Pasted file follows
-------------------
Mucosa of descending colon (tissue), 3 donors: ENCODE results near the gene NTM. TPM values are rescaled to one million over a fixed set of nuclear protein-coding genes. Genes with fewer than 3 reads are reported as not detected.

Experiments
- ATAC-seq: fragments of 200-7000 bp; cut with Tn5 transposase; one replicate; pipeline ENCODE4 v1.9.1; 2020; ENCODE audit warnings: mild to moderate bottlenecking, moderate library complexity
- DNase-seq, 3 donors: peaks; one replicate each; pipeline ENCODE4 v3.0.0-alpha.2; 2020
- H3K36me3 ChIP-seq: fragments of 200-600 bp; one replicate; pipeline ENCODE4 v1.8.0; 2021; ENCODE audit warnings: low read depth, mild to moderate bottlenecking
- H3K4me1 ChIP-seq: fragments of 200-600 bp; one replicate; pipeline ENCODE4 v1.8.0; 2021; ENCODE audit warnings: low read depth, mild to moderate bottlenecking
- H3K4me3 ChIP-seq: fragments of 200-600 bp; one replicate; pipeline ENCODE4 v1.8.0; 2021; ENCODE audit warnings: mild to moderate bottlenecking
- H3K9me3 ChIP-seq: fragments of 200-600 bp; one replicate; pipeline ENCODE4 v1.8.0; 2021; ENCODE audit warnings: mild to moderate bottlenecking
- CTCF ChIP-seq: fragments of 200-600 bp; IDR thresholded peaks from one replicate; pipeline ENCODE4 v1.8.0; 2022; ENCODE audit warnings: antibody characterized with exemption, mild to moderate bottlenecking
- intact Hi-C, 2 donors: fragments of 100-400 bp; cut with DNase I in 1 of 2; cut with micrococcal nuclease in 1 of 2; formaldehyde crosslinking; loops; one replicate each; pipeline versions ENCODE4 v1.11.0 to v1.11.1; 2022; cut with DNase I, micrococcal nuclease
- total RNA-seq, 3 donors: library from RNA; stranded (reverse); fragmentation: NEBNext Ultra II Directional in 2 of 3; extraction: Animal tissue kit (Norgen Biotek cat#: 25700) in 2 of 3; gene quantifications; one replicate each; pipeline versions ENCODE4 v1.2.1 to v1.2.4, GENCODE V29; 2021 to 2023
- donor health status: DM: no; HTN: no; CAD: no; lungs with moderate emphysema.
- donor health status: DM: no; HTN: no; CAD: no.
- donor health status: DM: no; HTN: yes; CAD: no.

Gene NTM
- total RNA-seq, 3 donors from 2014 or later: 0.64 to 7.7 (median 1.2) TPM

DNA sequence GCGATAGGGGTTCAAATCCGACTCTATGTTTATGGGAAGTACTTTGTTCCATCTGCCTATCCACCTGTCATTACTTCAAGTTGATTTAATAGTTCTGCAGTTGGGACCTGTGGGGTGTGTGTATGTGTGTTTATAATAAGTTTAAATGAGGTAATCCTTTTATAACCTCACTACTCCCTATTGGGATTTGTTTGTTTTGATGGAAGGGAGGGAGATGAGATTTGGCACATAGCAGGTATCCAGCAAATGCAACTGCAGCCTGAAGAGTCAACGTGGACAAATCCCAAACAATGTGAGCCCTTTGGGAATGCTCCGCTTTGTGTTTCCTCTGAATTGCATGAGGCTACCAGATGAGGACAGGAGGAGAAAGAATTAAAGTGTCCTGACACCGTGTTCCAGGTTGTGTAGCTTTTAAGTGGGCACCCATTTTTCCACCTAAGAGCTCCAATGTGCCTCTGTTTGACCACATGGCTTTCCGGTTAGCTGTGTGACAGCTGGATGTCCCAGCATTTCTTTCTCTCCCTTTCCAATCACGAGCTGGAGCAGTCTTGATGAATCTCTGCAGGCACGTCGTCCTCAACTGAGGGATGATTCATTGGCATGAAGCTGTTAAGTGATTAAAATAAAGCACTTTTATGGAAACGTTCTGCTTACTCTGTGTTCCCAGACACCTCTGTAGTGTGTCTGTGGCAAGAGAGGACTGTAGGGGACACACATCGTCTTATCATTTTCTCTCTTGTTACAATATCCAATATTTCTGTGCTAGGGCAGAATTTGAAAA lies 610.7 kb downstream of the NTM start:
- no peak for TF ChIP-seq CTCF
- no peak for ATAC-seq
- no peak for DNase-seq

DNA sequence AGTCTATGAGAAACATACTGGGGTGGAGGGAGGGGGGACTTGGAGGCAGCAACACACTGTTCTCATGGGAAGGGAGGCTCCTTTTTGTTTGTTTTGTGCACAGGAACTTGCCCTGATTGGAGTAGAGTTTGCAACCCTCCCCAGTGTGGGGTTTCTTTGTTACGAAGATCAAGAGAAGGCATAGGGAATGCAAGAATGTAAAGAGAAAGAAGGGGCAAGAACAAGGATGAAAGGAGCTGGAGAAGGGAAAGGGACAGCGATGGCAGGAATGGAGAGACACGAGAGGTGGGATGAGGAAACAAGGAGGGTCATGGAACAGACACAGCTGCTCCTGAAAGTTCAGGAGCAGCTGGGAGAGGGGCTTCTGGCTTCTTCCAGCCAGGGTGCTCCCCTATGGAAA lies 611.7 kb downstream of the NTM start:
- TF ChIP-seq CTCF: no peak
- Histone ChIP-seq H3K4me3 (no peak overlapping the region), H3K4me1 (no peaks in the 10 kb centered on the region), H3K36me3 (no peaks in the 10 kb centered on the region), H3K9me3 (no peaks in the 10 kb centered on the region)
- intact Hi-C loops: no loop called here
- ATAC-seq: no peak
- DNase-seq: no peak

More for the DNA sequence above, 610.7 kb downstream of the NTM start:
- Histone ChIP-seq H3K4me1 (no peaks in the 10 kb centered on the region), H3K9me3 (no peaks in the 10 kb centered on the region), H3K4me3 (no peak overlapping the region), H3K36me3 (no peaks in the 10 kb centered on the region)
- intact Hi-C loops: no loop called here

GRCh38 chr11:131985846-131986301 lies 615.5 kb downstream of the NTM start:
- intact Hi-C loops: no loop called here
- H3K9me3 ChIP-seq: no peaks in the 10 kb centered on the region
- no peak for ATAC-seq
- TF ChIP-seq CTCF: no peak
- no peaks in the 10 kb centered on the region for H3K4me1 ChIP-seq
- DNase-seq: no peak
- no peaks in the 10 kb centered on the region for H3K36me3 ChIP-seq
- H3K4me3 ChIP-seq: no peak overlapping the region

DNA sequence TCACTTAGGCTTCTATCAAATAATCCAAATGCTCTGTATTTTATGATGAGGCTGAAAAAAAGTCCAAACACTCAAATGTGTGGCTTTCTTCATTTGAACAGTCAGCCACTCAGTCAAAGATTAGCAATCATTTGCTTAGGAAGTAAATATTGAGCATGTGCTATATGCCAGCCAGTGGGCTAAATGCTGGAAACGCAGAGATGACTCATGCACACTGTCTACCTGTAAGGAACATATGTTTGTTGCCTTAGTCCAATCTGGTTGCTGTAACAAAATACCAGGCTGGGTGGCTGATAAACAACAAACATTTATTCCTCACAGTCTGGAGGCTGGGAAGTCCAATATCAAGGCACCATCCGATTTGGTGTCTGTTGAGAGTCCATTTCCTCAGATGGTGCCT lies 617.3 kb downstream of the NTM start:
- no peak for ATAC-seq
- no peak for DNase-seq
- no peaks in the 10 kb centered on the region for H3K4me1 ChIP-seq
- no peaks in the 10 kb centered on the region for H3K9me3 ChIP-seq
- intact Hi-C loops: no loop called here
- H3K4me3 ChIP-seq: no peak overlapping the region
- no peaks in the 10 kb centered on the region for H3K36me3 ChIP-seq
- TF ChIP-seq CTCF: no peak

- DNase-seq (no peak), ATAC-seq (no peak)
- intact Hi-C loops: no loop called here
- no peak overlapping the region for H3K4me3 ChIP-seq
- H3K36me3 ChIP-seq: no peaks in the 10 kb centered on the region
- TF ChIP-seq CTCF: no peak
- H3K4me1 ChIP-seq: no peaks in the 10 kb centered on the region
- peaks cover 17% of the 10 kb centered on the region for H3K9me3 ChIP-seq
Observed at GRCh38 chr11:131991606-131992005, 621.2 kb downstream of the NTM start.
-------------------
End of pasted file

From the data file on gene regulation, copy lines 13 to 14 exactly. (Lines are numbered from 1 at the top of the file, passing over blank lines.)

- donor health status: DM: no; HTN: no; CAD: no.
- donor health status: DM: no; HTN: yes; CAD: no.